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Home > Main Library > Human Rights > Children's Rights > Children's rights: reports of violations in Burma > Child labour in Burma

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Child labour in Burma

Individual Documents

Title: Child Labour in the Myanmar Fishing Sector.
Date of publication: October 2018
Description/subject: "The fishing industry has been a significant driver of Myanmar’s economic growth in the last decade. However, Myanmar’s fishing industry has simultaneously been associated with alleged child labour issues. Human Rights Now (HRN), a Tokyobased international human rights NGO, sent a fact-finding mission in July 2017 to investigate the alleged child labour situation in the Myanmar fishing industry. Over the course of five visits from 6 July 2017 to 25 July 2017, the fact-finding mission conducted interviews with labourers at San Pya market, one of the largest wholesale fish markets in Yangon, as well as at two villages across the Yangon River, Aye and Ba Done Nyunt villages. The fact-finding team conducted interviews with 19 people, including 12 child labourers1. While acknowledging the limited scope of the fact-finding mission, HRN uncovered abject working conditions and the use of child labour in the fishing sector in Myanmar. Child participation in the Myanmar labour force is widespread due to poverty, little knowledge about the issue, shortcomings in the country’s education system and a lack of services aimed at poor children and families.2 Furthermore, Myanmar lacks a coherent legal framework against the practice of child labour and, simultaneously, for the protection of young workers..."
Language: English
Source/publisher: Myanmar Centre for Responsible Business via "Human Right Now"
Format/size: html, pdf (961K)
Alternate URLs: http://www.myanmar-responsiblebusiness.org/news/child-labour-fishing-sector.html
Date of entry/update: 26 October 2018

Title: Child Labor in Myanmar’s Garment Sector
Date of publication: May 2016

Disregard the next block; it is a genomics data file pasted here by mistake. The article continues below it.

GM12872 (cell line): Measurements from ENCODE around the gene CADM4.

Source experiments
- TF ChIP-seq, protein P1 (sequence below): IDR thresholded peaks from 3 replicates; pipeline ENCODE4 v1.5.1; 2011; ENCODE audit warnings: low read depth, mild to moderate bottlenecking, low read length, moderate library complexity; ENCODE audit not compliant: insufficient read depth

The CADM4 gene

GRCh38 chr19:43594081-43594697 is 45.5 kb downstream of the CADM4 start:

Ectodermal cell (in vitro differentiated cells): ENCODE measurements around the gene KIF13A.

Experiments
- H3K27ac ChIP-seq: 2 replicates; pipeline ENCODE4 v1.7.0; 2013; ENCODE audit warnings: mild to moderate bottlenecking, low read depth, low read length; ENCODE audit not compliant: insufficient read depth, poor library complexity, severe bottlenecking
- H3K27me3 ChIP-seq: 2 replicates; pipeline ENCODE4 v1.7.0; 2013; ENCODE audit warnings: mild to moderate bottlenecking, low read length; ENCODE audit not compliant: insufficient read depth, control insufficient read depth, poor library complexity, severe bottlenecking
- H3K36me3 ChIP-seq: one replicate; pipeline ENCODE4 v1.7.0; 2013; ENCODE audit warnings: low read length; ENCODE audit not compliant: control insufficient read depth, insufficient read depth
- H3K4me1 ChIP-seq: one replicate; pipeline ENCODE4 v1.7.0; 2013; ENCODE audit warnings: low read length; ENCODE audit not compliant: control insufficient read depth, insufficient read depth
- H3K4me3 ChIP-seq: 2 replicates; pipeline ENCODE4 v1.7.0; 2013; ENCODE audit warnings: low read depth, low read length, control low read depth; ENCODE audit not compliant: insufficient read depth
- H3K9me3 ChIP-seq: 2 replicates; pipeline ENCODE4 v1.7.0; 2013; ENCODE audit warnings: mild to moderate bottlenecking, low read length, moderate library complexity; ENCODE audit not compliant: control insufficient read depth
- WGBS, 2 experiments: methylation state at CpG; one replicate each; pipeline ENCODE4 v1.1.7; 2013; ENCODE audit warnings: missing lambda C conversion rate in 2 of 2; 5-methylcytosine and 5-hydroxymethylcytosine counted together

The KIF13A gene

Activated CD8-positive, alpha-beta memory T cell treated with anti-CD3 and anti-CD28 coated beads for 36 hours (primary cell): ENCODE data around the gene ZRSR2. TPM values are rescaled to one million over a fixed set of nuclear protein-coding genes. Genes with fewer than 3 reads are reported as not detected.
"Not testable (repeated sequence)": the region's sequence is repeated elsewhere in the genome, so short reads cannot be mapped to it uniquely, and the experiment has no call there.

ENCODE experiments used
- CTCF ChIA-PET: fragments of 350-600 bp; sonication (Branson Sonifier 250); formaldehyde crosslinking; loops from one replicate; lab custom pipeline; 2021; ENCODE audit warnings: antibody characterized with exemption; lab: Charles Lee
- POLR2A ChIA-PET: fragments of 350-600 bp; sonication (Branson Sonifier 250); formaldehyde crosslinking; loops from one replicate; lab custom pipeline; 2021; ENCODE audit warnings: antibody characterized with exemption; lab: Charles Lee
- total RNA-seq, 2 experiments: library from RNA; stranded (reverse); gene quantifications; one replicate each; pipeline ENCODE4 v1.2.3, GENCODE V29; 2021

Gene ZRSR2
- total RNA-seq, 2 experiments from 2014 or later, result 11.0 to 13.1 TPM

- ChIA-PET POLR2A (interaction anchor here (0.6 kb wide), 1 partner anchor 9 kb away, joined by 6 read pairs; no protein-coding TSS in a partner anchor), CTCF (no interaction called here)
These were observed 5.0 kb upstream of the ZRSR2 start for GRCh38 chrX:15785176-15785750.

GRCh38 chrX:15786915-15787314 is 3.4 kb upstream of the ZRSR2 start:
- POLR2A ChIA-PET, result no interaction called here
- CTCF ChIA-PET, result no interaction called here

Description/subject: Executive Summary: "‘Made in Myanmar’ is ready to make a comeback, with U.S. and EU markets newly re-opened for trade with Myanmar’s garment manufacturers. Buyers and investors are back in Yangon looking for opportunities, attracted in part by the country’s low labor costs. However, Myanmar has spent over a decade cut off from Western markets and the compliance culture that has evolved around social and environmental management of supply chains. Meeting buyer expectations now requires not only investing to meet higher requirements for speed and quality, but also ensuring that labor practices meet or exceed international standards. Child labor is a particular area of concern. In a country with high levels of poverty, low rates of secondary school enrollment, and weak enforcement of labor laws, child labor is unsurprisingly a common option for families in need of additional income. Underage workers (younger than 14, the legal minimum) are prevalent in many sectors, ranging from construction to teashops. What is a responsible buyer to do? So far, many buyers have chosen to limit their risk and exposure by working solely with established foreign-owned suppliers that already have years of experience adhering to supplier codes of conduct. These factories often require a minimum age for their workers of 16 or even 18, higher than the national legal requirement, which helps to reduce the risk of child labor in a country where age verification is difficult. While this may be an effective strategy for managing reputational risk, it ignores the broader context and real challenges of widespread poverty and scarce educational opportunities in Myanmar. It also neglects the potential for international investment and supply chains to contribute to a future where children in Myanmar spend their days in school, not in factories. And it overlooks the real risk that the use of child labor outside of responsible companies’ own supply chains will tarnish the “Made in Myanmar” brand. This report explains the context of child labor in Myanmar, both across sectors and specifically for garment manufacturing. Because there is no comprehensive data on the role of children in the garment sector, the findings are primarily based on interviews with key industry observers and participants. These findings include: » Young workers are participating in the garment sector but usually make up a small percentage of a factory’s workforce, and underage workers are rare. However, young workers are often working the same hours as adults, and laws regulating their working hours and conditions are not being enforced. » Increased access to U.S. and European markets is reshaping the garment industry, but the majority of factories are not yet selling to U.S. and European buyers, and their labor practices are lagging. As the garment manufacturing industry grows, the risk factors for child labor could change as well. The demand for low-cost labor will increase as new garment factories open. Other sectors of the economy are growing as well, heightening the competition for skilled workers. Meanwhile, new minimum wage BSR | Child Labor in Myanmar’s Garment Sector requirements are also affecting the profile of labor demand, and changes in industry structure could increase the risk of child labor if subcontracting and third-party suppliers become more common..."